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Melanoma is one of the riskiest diseases that extensively influence the quality of life and can be dangerous or even fatal. Skin lesion classification methods faced challenges in varying scenarios. The available hand-crafted features could not generate better results when the skin lesion images contain low contrast, under and over-segmented images. The hand-crafted features for skin lesions did not discriminate well between the two significantly different densities. The pigmented network feature vector and deep feature vector have been fused using a parallel fusion method to increase classification accuracy. This optimized fused feature vector has been fed to machine learning classifiers that accurately classify the dermoscopic images into two categories as benign and malignant melanoma. The statistical performance measures were used to assess the proposed fused feature vector on three skin lesion datasets (ISBI 2016, ISIC 2017, and PH2). The proposed fused feature vector accurately classified the skin lesion with the highest accuracy of 99.8% for the ISBI 2016.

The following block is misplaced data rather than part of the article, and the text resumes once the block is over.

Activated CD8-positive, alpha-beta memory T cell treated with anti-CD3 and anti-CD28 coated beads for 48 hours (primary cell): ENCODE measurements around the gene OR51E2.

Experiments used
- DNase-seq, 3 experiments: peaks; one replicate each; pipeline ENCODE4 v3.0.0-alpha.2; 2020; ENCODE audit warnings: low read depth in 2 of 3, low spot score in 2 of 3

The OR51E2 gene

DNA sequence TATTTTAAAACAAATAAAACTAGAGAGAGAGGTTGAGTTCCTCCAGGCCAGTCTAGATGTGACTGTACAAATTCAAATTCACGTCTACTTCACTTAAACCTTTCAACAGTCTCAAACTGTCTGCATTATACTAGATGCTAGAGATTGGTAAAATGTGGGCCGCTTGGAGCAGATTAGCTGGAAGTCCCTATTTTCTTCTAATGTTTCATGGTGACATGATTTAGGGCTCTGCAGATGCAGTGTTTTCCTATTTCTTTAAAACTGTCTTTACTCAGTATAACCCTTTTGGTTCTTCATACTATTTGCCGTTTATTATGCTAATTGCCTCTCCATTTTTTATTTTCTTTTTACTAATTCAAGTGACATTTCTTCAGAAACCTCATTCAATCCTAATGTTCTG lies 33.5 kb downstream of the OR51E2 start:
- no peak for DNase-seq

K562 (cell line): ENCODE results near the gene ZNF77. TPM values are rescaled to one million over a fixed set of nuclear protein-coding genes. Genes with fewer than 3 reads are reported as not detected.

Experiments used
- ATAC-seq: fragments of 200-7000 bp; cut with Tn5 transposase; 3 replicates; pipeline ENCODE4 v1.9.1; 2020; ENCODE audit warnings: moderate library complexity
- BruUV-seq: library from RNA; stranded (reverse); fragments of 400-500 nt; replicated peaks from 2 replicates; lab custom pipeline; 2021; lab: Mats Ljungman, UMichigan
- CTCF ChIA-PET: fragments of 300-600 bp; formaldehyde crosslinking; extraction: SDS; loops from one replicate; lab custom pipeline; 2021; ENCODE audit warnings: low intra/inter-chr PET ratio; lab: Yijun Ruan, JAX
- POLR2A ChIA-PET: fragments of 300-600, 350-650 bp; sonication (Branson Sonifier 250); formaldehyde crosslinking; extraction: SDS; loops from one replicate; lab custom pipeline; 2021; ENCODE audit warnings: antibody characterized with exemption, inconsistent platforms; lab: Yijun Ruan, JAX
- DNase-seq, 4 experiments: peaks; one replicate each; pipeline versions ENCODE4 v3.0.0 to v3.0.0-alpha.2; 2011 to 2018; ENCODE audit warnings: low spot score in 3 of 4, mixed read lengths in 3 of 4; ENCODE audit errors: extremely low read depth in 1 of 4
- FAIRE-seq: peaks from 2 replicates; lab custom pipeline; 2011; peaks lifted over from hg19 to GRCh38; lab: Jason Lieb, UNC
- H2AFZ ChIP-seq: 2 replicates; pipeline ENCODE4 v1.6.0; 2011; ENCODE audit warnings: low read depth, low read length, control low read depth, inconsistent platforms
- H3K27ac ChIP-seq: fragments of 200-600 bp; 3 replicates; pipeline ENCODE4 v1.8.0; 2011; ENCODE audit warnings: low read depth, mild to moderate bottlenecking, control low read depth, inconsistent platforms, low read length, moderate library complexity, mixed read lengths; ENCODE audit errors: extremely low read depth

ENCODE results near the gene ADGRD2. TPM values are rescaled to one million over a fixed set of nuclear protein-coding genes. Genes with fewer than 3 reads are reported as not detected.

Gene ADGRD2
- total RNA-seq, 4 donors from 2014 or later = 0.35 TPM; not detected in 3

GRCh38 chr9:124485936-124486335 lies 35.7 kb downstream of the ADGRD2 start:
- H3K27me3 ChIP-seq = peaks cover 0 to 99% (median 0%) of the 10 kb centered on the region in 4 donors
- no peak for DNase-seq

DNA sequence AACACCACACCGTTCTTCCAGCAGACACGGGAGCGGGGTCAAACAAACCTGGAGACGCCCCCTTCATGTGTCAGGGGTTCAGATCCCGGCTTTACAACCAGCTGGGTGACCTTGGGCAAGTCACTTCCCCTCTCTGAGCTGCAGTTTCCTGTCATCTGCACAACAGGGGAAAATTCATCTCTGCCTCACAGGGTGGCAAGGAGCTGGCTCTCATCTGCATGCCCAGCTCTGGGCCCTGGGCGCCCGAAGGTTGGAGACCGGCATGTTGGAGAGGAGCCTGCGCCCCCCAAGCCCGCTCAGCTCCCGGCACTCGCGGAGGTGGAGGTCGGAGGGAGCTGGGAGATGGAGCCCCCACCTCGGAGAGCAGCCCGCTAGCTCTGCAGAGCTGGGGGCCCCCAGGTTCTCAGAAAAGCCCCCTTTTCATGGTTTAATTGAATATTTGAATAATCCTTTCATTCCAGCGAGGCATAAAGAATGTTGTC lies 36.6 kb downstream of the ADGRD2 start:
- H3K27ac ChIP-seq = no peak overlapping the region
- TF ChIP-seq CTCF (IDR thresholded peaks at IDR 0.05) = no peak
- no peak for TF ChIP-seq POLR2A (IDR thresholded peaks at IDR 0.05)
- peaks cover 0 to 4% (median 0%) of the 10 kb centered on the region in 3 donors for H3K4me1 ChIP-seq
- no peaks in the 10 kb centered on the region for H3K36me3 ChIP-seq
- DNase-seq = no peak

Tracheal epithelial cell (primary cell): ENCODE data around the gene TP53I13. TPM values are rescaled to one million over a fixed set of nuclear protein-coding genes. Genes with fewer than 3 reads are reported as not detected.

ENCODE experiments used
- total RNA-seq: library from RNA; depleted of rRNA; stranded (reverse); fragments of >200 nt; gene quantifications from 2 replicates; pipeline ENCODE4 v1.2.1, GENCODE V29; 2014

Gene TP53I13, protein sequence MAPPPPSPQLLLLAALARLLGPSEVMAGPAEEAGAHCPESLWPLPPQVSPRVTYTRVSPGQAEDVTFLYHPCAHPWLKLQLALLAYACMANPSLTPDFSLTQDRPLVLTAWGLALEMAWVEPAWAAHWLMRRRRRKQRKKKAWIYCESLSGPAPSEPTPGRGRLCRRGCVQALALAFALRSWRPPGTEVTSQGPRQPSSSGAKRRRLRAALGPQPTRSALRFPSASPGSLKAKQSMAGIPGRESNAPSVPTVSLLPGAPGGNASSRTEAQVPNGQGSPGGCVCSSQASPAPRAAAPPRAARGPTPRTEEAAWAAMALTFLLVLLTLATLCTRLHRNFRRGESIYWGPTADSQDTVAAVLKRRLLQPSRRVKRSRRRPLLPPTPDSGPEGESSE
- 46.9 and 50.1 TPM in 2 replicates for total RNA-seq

超音波装置の小型化とベッドサイドへの普及により,超音波検査は救急現場で積極的に利用されるようになった。医療従事者がベッドサイドで観察範囲を絞り,臨床決断と侵襲的手技の質向上のために実施する超音波検査はpoint–of–care ultrasonography(POCUS)と呼ばれる。その概念は世界中で広く共有されるようになったが,本邦ではfocused assessment with sonography for trauma(FAST)と超音波ガイド下中心静脈穿刺を除き,POCUSに関する正式な指針はこれまで存在しなかった。日本救急医学会Point–of–Care超音波推進委員会では,POCUSを用いた救急診療の質向上について議論を繰り返し,日本救急医学会からの認証を得て救急point–of–care超音波診療指針としてまとめた。この指針では,背景,救急科専門医の到達目標,その論文的根拠,領域横断的な活用について述べる。到達目標の主要項目には,超音波の基礎,上気道,胸部,心臓,腹部,深部静脈,ガイド下手技,症候別評価が含まれる。また将来主要項目になる可能性があるものは付加項目として広く言及した。この指針は救急科専門医にとっての超音波検査の概要と方向性を示すものであり,救急超音波教育のために利用できる。この指針をきっかけに,本邦の救急診療の現場で超音波検査が効果的に利用されることを願う。 Owing to the miniaturization of diagnostic ultrasound scanners and their spread of their bedside use, ultrasonography has been actively utilized in emergency situations. Ultrasonography performed by medical personnel with focused approaches at the bedside for clinical decision–making and improving the quality of invasive procedures is now called point–of–care ultrasonography (POCUS). The concept of POCUS has spread worldwide; however, in Japan, formal clinical guidance concerning POCUS is lacking, except for the application of focused assessment with sonography for trauma (FAST) and ultrasound–guided central venous cannulation. The Committee for the Promotion of Point–of–Care Ultrasonography in the Japanese Association for Acute Medicine (JAAM) has often discussed improving the quality of acute care using POCUS, and the “Clinical Guidance for Emergency and Point–of–Care Ultrasonography” was finally established with the endorsement of JAAM. The background, targets for acute care physicians, rationale based on published articles, and integrated application were mentioned in this guidance. The core points include the fundamental principles of ultrasound, upper airway, chest, cardiac, abdominal, and deep venous ultrasound, ultrasound–guided procedures, and the usage of ultrasound based on symptoms. Additional points, which are currently being considered as potential core points in the future, have also been widely mentioned. This guidance describes the overview and future direction of ultrasonography for acute care physicians and can be utilized for emergency ultrasound education. We hope this guidance will contribute to the effective use of ultrasonography in acute care settings in Japan.